Wednesday, May 28, 2014

Let it Go

I am reeeeally late to the party, but I just wanted everyone to know that I do not totally live under a rock. I have two young children, so yes, I have seen Disney's Frozen. Once ever. I'm pretty big on inclusion, so I hate to separate myself from the masses like this...I didn't think it was all that good. It was not horrible, but let's be honest, people. It was not awesome either. Even my six-year-old daughter left the theater asking why Elsa had ice powers that made both clothing and life. I feel like that information was really missing from my fairy tale plot line. (And don't even get me started on the magic-love-rock-trolls...?!?!?) If I had it my way, I would let us all re-watch Tangled and forget this confusing animated musical ever happened.

Unfortunately, me not liking the movie has nothing to do with the fact that my children are completely infatuated with it (which I find totally confusing, because my son is the only one who has watched it more than once. He totals in at whopping two times, in fact.) But thanks to peer pressure and media hype, they too know all the words to all the songs and request the soundtrack playlist for our dinnertime music, putting on fully choreographed dance numbers afterward.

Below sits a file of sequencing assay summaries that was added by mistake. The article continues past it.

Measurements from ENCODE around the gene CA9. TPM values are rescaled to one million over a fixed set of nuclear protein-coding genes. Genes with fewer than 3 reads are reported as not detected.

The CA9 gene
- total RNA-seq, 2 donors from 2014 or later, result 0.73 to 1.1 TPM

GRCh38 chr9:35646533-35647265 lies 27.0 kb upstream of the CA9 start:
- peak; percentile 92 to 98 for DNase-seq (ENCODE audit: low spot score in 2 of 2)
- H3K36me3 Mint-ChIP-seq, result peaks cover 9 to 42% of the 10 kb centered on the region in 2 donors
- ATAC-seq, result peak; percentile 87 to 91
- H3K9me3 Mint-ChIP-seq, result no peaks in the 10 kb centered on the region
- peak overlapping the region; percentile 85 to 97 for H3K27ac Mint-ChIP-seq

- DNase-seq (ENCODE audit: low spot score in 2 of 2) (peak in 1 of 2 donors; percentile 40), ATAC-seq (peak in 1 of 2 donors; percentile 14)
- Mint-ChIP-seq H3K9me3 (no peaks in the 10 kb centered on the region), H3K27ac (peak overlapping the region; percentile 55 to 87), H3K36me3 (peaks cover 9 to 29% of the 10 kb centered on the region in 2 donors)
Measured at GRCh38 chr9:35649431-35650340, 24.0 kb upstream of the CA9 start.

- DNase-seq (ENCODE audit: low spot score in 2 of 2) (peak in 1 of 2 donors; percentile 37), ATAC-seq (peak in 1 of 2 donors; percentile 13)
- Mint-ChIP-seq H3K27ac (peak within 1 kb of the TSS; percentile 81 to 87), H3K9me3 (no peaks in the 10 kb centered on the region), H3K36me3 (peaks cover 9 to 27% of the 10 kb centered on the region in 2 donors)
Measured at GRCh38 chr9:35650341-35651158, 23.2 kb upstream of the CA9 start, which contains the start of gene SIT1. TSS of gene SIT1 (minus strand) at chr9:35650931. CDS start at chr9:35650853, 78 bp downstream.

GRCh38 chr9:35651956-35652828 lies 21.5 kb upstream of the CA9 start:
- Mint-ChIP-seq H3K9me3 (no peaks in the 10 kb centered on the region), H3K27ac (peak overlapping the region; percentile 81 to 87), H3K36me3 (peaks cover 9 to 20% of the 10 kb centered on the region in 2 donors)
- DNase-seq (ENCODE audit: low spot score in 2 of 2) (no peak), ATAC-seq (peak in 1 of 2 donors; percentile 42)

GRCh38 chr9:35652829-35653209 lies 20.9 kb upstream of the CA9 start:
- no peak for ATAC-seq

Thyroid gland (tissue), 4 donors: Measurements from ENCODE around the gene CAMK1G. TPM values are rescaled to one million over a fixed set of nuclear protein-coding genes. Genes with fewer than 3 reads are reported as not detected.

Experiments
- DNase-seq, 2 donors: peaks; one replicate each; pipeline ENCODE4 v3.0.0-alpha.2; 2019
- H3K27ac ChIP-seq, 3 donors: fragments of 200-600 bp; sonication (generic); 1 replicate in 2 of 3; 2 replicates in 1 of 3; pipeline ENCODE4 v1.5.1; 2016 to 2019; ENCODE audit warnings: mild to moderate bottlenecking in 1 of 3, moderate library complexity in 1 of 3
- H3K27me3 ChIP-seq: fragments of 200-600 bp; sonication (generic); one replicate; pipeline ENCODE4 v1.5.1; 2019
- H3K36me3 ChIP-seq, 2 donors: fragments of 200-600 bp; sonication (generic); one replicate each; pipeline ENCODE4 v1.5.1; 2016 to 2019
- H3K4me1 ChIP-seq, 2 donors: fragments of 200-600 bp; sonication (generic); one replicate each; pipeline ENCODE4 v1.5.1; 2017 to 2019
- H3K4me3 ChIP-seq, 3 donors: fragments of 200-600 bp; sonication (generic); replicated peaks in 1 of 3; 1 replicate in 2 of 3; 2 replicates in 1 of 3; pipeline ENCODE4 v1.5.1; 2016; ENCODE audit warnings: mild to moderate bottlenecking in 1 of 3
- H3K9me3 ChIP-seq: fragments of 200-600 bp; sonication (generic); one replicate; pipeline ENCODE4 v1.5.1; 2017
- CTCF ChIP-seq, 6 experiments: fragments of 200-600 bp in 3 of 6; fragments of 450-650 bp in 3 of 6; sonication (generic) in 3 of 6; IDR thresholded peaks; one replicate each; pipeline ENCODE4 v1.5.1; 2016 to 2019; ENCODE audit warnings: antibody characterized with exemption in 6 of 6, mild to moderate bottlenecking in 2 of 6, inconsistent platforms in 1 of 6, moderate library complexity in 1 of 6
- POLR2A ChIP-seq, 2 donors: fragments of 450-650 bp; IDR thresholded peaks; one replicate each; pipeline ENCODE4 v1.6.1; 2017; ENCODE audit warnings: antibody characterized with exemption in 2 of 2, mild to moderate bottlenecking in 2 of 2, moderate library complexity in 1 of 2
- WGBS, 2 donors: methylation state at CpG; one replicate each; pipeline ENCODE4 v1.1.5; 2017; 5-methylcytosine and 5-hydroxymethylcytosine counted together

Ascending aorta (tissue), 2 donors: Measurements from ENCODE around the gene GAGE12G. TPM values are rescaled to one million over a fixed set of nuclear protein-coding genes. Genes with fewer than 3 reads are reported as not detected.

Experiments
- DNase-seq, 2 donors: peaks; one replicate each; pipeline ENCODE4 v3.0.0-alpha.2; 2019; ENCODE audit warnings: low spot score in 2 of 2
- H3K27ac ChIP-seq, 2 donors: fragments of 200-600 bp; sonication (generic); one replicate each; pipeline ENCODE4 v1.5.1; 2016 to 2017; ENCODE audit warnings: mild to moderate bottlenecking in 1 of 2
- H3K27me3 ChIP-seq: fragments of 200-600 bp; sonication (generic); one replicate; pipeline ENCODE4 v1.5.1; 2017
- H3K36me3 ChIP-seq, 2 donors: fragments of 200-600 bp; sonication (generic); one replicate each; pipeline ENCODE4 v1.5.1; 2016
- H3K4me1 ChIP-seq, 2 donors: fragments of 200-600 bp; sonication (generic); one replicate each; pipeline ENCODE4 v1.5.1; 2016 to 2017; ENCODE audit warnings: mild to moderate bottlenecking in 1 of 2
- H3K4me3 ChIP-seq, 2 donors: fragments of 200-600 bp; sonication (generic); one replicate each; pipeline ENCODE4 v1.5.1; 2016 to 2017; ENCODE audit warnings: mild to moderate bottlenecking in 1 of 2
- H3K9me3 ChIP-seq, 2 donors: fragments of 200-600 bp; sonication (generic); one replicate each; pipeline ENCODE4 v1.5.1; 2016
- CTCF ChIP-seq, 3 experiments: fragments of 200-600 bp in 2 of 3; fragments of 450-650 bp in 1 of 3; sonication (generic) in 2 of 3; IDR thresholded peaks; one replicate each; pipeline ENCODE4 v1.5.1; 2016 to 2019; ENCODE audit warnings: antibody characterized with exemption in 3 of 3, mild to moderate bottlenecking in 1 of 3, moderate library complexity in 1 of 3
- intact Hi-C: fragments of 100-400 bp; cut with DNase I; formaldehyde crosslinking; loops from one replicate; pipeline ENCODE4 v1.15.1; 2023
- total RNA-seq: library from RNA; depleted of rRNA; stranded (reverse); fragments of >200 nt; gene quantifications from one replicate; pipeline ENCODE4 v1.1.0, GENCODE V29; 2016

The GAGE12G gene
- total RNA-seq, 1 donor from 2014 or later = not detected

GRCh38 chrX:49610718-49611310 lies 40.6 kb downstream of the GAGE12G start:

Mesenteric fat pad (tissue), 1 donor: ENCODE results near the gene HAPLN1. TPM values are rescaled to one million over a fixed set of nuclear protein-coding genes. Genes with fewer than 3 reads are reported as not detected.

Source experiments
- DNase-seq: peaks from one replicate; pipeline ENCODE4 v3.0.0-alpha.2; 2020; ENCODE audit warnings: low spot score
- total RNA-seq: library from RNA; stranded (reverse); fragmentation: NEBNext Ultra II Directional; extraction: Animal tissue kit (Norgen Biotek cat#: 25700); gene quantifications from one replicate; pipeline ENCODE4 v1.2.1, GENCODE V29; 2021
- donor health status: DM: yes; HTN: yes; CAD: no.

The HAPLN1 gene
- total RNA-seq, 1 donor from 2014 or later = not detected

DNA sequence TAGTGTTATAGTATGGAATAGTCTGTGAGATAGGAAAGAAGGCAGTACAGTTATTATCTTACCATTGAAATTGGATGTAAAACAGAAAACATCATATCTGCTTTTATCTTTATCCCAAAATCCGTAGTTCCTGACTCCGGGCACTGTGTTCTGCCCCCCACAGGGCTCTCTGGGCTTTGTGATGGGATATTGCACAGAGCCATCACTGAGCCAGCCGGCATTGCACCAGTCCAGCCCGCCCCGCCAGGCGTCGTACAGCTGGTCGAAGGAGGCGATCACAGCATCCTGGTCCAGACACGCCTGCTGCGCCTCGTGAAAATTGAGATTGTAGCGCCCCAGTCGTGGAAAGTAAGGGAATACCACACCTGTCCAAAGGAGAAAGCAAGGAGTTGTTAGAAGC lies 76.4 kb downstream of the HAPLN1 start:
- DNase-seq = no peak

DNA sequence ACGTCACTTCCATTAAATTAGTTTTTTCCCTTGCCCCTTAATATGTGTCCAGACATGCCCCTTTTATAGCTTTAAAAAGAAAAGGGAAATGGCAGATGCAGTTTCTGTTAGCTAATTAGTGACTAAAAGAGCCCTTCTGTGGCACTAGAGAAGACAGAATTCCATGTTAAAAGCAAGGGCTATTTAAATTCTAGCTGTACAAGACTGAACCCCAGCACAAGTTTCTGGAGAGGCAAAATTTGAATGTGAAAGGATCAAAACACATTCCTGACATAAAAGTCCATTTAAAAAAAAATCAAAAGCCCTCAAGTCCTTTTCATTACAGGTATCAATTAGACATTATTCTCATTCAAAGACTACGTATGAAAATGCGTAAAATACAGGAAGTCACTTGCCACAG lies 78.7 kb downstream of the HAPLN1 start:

And so all of my readers without children are fully understanding---yes. Our children are STILL singing the "Let it Go" song every.day.

To share the sentiments of a fellow mom: they must be inserting subliminal messages into this music. That's the only way any of this makes sense.

Tonight as I was being serenaded by my children once again with what can now only be described as every mom's least favorite anthem the most beloved musical score of all time, I realized that the entire time Elsa is singing her song about "letting go" of her problems, she is actually running away and barricading herself in them. (I didn't need yet another reason to dislike the movie, but there it was.)

And while I don't want to admit that I let my thoughts wander instead of listening to my darling children belt out their favorite song, I couldn't help but think of an even better song about letting go.